Plan ahead, and you’ll be less likely to run into an emergency where you’re dependent on someone else! As I say to my clients all the time, focus on developing your own personal economy and you’ll understand what true freedom and choice is all about!
Lesson #2: Live within your means
This one may seem obvious, and it’s said often by lots of financial experts, yet I find that the true lesson in these words is often missed since they are repeated so often (and people get tired of hearing the same things). While both of my parents used this phrase and lesson often, since my Mom was in charge of the family finances it was primarily her who taught my sister and I what this really meant, both in word and in reinforced action.
Let me share a story from when I was about 17 or 18 years old. (PS – My Mom doesn’t remember this story, but I absolutely do because it taught me powerfully about living within my means.) At this point, I had a license and my parents had given me a credit card that was an extension of one of their cards. This was as much to learn how to use a credit card responsibly as it was for my parents’ convenience for me to be able to buy certain things on my own that I needed (with their approval in advance). One day, my mother told me I could buy new basketball sneakers for the upcoming season and I could spend $80. I headed off to the mall after school that same day and found a pair of sneakers that cost $100.
I rationalized to myself, “what’s another $20? This newer brand and color looks better so I’ll go with the $100 pair.” Time went by, and a few weeks later my mother showed up at my bedroom door holding her credit card statement and said “do you have $20?” I looked at her funny and said “yes, I do – why?” She said “if you want $100 sneakers then you can pay the difference from the $80 I asked you to spend since you work and earn your own money.”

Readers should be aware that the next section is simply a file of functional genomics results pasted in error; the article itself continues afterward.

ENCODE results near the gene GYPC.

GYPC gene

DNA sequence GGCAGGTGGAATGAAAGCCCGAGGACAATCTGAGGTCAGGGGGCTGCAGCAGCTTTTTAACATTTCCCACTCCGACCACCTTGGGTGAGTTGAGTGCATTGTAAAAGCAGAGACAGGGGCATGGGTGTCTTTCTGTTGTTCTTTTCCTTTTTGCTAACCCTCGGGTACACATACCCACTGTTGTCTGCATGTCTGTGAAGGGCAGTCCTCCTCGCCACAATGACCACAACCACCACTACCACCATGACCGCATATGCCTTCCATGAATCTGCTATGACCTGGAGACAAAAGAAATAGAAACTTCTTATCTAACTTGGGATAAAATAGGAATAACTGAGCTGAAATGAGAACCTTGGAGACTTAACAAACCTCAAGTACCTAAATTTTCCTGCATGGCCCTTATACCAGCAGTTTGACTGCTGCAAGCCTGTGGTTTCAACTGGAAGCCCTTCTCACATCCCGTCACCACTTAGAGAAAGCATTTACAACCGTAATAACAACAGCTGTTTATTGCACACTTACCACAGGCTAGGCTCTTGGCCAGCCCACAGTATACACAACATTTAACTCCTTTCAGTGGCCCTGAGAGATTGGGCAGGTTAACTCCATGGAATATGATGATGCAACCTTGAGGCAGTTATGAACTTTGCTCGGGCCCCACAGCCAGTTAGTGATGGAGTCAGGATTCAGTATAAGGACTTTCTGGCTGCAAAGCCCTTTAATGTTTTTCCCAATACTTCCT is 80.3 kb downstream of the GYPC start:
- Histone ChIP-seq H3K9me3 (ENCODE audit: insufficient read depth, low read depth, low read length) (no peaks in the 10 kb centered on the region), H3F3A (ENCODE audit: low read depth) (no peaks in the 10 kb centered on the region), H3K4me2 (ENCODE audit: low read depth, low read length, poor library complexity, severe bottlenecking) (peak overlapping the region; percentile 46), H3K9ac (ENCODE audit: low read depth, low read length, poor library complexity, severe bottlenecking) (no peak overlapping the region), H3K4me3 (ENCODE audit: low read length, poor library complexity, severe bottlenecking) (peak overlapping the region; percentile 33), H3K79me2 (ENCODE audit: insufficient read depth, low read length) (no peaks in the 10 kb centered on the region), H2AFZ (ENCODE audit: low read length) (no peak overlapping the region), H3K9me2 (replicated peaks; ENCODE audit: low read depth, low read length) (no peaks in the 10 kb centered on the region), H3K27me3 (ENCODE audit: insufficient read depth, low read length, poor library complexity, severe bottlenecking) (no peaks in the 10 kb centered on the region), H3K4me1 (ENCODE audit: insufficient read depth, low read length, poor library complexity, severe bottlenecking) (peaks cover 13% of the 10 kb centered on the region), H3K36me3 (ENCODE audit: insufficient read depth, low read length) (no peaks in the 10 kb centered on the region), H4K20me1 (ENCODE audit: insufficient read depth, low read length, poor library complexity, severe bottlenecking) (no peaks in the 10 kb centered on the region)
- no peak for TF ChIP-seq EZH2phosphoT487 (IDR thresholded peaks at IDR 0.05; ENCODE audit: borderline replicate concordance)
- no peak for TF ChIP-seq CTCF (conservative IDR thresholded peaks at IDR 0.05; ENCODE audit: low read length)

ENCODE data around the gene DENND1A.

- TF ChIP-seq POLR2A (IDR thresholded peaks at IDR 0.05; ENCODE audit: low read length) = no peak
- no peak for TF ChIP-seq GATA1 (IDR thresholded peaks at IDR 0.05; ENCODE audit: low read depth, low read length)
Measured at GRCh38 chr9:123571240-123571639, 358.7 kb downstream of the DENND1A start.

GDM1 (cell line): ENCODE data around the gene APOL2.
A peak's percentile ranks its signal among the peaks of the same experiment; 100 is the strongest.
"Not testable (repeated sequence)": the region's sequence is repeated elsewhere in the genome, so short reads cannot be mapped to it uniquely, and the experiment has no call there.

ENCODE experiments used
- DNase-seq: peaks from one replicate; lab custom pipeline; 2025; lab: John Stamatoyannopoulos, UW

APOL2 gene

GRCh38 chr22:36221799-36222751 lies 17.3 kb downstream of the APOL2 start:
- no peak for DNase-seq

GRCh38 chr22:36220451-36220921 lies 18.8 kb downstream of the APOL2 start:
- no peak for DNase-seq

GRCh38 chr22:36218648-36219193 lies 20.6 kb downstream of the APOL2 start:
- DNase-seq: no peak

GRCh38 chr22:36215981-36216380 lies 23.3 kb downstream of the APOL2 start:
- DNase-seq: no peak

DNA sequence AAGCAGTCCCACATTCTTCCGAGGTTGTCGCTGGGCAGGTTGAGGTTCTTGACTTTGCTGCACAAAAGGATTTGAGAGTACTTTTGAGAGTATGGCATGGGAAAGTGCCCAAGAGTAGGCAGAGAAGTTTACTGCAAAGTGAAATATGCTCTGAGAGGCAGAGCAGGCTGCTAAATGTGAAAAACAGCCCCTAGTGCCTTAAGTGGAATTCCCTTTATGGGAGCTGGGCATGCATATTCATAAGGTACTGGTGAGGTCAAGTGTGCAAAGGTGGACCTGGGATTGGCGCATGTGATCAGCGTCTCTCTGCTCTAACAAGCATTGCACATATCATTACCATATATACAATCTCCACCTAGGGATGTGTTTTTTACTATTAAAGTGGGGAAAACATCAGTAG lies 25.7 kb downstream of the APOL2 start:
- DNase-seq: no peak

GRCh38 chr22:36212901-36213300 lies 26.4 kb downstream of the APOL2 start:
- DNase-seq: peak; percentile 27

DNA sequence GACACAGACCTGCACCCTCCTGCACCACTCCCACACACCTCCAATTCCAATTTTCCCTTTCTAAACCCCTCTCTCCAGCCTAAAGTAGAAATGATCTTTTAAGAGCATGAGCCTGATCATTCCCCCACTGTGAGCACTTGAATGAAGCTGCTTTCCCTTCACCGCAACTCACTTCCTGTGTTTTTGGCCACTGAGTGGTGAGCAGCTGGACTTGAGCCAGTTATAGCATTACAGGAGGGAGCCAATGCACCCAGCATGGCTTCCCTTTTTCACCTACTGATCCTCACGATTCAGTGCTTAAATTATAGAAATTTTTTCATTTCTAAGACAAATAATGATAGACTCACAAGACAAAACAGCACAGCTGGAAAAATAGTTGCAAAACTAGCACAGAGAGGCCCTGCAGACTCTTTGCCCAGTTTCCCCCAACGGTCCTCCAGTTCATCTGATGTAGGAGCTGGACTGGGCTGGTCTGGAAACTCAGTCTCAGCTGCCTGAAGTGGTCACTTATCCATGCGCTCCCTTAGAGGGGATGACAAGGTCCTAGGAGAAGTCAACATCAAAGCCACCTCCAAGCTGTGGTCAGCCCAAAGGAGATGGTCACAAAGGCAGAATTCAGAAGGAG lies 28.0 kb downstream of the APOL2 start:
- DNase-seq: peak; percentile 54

Now, this might seem harsh to some of you but I have to tell you it was one of the best lessons my parents ever taught me about money. It wasn’t about the fact that my parents couldn’t afford the additional $20 (they totally could). This was a lesson that taught me the importance of planning and sticking to a plan because without one my parents would not be happily and successfully retired in their early 60s with the opportunity to spend several days a week watching their 2 beautiful grandchildren. Those small $20 differences add up over time when you start to think about the freedom that our daily choices can provide for us, don’t they?